Caterpillar (NYSE:CAT), the maker of construction and mining equipment, has fallen precipitously from its 52-week high of $116.55. This loss in value comes in disregard to the strong fundamentals of the company, which has received an overall bullish report from Wall Street analysts. The stock offers a dividend yield of 2.44% while trading at 12.5x and 8.5x past and forward earnings, respectively -- far below industry peers.
And while, in terms of risks, investors should be weary about the manufacturer's supplier relations and margin constraints arising from challenges in non-residential construction, investors stand to benefit from increased spending in construction and mining. The risk/reward for Caterpillar is tremendously favorable - a multiple of 7.9 for 2012 EV/EBITDA, using consensus analyst figures, puts the company's current price at a discount of ~34% to intrinsic value. Consensus estimates for EPS are that it will grow by 37.6% to $6.65 in 2011, and then by 25.2% and 14.4% in the following two years. The stock trades at a PEG of 0.6.
Caterpillar will also benefit from improvements in internal capacity as it increases scale. Retail sales for machines were roughly flat--having a growth rate of 35% in July (year/year) to 34% in August. EAME and Latin America were also down in growth rates by 500 basis points and 900 basis points, respectively. North America and Asia Pacific, on the other hand, accelerated growth from 27% to 30%, and 20% to 24%, respectively, in July versus August. The purchase of Bucyrus, a producer of mining machines, was also advantageous in further exposing the company beyond North America. I do not find that this acquisition's accretive value has been fairly factored into the current price.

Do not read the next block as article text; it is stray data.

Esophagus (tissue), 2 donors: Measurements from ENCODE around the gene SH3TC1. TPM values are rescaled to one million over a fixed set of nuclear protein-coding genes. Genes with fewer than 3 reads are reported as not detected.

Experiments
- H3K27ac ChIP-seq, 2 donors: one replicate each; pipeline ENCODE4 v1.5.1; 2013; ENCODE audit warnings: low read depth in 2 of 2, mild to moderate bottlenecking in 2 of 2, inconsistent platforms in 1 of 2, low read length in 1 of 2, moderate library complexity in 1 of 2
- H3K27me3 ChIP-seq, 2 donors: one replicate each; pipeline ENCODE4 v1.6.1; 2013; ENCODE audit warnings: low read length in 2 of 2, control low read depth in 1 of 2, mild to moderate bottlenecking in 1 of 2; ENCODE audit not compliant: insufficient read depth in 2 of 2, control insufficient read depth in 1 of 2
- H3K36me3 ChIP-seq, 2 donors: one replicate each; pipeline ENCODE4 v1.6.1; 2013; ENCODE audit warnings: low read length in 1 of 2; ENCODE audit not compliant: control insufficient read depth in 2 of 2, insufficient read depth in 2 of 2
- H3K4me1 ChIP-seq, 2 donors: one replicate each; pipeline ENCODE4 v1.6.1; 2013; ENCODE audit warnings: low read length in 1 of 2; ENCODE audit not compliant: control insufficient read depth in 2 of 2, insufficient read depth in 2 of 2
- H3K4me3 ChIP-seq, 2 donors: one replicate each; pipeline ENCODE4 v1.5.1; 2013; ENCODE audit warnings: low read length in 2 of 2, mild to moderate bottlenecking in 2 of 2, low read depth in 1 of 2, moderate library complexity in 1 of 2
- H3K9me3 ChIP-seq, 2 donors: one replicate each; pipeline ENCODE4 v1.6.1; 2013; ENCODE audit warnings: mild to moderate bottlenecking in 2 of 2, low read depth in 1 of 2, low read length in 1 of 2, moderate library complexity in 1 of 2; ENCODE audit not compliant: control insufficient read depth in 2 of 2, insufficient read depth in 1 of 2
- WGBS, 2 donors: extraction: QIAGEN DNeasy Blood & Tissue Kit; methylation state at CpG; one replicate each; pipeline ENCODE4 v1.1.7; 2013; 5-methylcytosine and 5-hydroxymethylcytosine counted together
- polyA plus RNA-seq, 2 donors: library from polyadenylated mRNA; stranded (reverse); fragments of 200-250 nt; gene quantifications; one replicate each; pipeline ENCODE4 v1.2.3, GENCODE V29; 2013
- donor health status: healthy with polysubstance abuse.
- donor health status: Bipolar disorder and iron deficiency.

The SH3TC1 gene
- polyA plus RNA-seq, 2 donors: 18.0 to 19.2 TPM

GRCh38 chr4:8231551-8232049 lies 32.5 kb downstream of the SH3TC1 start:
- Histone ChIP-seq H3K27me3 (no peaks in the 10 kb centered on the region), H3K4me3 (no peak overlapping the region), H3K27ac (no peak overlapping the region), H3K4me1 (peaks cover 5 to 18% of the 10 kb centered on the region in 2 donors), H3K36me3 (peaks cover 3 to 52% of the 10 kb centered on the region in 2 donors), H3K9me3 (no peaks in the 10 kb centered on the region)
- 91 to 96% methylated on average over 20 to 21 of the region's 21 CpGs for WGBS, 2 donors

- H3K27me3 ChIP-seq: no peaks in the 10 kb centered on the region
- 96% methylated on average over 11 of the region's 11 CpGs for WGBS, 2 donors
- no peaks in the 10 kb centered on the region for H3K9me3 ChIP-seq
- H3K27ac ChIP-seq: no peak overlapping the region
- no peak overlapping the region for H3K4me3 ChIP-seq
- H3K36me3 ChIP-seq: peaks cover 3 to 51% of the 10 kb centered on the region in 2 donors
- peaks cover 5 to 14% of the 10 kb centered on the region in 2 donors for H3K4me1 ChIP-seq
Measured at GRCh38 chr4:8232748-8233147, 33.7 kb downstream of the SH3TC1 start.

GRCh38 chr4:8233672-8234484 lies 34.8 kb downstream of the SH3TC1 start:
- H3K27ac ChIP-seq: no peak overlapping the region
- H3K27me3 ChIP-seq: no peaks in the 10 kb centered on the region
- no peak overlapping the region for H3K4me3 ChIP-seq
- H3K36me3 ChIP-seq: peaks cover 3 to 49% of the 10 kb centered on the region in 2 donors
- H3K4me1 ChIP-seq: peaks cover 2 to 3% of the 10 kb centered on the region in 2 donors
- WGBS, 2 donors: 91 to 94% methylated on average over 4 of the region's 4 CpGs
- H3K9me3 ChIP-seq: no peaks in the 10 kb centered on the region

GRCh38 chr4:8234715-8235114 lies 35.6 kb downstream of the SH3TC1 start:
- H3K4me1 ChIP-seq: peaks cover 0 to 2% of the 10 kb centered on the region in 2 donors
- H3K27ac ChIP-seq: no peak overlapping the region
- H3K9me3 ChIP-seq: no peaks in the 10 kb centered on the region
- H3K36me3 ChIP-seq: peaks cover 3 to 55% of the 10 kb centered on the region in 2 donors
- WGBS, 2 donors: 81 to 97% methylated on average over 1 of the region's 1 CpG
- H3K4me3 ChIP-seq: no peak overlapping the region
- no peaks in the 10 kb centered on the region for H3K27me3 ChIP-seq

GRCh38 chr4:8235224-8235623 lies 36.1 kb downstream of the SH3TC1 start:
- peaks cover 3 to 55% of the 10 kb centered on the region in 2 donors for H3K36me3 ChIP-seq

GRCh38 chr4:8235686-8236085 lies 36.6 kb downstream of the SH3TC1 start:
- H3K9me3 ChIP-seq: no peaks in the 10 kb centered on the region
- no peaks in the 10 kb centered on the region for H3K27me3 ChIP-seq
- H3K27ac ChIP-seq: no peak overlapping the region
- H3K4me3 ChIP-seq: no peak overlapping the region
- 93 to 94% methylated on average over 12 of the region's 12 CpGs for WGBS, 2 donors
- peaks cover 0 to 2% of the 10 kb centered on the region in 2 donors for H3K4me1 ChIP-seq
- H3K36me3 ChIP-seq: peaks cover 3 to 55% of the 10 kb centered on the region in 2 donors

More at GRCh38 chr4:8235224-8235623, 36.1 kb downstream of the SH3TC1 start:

Retail sales fell mainly due to a sharp decline in the Electrical Power end market for engines, where growth rates decelerated from 12% to 1% between the July and August period. However, Caterpillar sales improved in Marine and Petroleum by 700 basis points and 200 basis points, respectively.
Overall, I expect that the company's end markets will experience further demand, particularly abroad, that will drive increased sales. While I anticipate moderate retail sales in the next part of the year, I believe that the manufacturer's fundamentals are strong in the long-term and have been unduly hammered by the market since its 52- week high. I forecast revenue growing by 26.6% to $54.3B, factoring in the recent purchase, and then by 13.9% and 9.4% in the following year.
Caterpillar is also likely to experience increased revenue due to the rise of the natural gas industry, which I am particularly bullish about. Natural gas producers, like Chesapeake (NYSE:CHK), require heavy amounts of capital and will need to be increasingly fueled by manufacturers, like Caterpillar. Accordingly, I expect that Caterpillar will earn nice returns positively correlated to those in energy. At the same time, should energy fail to perform, the industrials company is well diversified in other segments to still experience strong growth.
Disclosure: I have no positions in any stocks mentioned, and no plans to initiate any positions within the next 72 hours.